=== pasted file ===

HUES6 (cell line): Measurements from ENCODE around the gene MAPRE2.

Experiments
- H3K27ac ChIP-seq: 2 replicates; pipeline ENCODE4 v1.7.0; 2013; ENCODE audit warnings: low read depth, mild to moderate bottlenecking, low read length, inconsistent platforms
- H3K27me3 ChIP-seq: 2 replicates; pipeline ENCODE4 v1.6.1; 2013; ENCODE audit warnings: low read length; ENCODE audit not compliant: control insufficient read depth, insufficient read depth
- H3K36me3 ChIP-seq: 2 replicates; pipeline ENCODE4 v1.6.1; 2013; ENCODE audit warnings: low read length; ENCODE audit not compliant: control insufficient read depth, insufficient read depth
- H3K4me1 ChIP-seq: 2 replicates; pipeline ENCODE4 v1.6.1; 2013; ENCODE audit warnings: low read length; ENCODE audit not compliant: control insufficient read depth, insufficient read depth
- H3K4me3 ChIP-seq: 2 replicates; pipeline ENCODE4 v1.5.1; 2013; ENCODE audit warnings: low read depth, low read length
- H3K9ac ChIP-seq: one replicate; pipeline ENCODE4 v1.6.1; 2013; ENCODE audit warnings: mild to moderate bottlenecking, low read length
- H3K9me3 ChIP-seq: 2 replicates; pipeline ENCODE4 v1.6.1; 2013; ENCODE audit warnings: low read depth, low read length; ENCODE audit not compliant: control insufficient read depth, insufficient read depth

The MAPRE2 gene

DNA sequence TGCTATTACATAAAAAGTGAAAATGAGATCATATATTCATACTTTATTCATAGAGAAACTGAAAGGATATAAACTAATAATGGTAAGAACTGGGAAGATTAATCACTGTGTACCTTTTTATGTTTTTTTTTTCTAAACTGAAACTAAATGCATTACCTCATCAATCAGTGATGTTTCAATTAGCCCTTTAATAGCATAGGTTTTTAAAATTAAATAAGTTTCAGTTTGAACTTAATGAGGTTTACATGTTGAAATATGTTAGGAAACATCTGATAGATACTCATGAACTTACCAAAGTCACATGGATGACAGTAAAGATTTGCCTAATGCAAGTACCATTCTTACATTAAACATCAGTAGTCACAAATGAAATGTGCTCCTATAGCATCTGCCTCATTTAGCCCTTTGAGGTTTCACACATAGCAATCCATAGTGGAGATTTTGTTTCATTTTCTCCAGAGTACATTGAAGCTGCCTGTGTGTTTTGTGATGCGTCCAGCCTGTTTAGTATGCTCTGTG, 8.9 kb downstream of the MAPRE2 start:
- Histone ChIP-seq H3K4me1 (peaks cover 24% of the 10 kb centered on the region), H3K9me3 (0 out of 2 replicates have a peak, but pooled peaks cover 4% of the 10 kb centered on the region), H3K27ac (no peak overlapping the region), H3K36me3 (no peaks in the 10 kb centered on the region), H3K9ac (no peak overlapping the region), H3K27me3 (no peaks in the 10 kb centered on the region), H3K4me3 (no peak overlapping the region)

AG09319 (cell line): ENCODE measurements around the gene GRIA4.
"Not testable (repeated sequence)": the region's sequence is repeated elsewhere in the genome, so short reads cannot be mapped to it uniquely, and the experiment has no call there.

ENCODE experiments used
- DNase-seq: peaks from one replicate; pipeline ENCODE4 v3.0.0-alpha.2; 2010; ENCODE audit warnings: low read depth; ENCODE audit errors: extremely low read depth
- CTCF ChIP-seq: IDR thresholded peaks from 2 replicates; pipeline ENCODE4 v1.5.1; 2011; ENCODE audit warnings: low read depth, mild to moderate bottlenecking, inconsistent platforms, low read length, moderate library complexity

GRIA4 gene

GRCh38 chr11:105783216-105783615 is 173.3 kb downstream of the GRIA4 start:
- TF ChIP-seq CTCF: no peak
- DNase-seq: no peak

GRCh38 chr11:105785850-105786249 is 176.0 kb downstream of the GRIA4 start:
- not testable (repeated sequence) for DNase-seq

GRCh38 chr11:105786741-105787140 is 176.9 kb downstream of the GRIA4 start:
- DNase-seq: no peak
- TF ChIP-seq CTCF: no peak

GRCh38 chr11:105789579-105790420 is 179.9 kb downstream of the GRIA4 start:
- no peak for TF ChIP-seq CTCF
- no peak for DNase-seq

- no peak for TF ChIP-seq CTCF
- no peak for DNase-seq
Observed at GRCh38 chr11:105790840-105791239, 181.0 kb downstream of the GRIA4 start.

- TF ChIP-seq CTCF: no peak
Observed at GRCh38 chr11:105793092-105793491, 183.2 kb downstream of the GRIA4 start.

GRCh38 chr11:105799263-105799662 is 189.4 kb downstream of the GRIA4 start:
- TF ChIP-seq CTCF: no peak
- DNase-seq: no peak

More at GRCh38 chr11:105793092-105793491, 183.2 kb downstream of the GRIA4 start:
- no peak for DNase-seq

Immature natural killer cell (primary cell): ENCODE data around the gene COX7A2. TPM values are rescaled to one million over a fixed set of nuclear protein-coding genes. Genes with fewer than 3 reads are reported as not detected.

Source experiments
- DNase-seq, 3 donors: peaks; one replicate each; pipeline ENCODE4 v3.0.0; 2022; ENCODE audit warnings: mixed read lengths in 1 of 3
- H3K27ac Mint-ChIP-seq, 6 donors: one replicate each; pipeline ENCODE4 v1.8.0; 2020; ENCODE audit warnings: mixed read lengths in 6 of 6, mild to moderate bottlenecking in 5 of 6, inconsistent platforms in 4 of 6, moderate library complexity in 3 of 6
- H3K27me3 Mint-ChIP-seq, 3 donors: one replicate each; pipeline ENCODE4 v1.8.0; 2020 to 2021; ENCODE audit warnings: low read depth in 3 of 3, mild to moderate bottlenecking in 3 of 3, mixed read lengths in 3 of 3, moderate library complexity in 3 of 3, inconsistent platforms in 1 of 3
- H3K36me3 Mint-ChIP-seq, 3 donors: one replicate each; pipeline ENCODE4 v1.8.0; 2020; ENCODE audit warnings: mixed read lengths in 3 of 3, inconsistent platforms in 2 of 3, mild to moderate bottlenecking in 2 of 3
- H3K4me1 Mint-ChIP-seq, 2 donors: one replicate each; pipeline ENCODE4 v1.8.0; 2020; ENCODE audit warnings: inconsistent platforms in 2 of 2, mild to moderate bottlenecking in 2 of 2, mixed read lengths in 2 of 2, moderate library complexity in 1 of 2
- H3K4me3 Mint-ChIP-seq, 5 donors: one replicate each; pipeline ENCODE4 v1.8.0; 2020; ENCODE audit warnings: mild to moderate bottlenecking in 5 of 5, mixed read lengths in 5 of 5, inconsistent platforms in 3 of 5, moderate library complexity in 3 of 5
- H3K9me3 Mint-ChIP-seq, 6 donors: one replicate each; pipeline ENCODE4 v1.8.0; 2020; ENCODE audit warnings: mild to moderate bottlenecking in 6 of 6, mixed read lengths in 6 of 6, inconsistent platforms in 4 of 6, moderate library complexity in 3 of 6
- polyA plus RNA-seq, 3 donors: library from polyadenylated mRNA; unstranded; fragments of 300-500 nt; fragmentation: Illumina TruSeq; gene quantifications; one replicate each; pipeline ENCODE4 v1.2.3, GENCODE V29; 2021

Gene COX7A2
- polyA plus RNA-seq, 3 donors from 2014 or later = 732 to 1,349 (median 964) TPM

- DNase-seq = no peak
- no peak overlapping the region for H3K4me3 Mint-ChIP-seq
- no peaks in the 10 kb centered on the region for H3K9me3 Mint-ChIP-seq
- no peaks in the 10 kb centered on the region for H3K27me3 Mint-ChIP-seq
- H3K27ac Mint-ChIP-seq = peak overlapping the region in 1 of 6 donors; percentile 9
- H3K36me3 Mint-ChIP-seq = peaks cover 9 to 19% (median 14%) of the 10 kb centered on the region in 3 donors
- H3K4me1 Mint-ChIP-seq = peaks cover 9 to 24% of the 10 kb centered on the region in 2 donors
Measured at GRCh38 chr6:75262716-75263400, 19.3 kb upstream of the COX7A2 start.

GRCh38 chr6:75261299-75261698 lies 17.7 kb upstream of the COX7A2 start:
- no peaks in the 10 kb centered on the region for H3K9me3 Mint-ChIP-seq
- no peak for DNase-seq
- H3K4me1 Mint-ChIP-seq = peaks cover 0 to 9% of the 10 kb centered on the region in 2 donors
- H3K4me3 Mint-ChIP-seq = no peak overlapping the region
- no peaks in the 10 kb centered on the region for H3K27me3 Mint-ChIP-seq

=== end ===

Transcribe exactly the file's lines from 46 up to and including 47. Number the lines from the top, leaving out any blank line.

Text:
- H3K4me1 Mint-ChIP-seq, 2 donors: one replicate each; pipeline ENCODE4 v1.8.0; 2020; ENCODE audit warnings: inconsistent platforms in 2 of 2, mild to moderate bottlenecking in 2 of 2, mixed read lengths in 2 of 2, moderate library complexity in 1 of 2
- H3K4me3 Mint-ChIP-seq, 5 donors: one replicate each; pipeline ENCODE4 v1.8.0; 2020; ENCODE audit warnings: mild to moderate bottlenecking in 5 of 5, mixed read lengths in 5 of 5, inconsistent platforms in 3 of 5, moderate library complexity in 3 of 5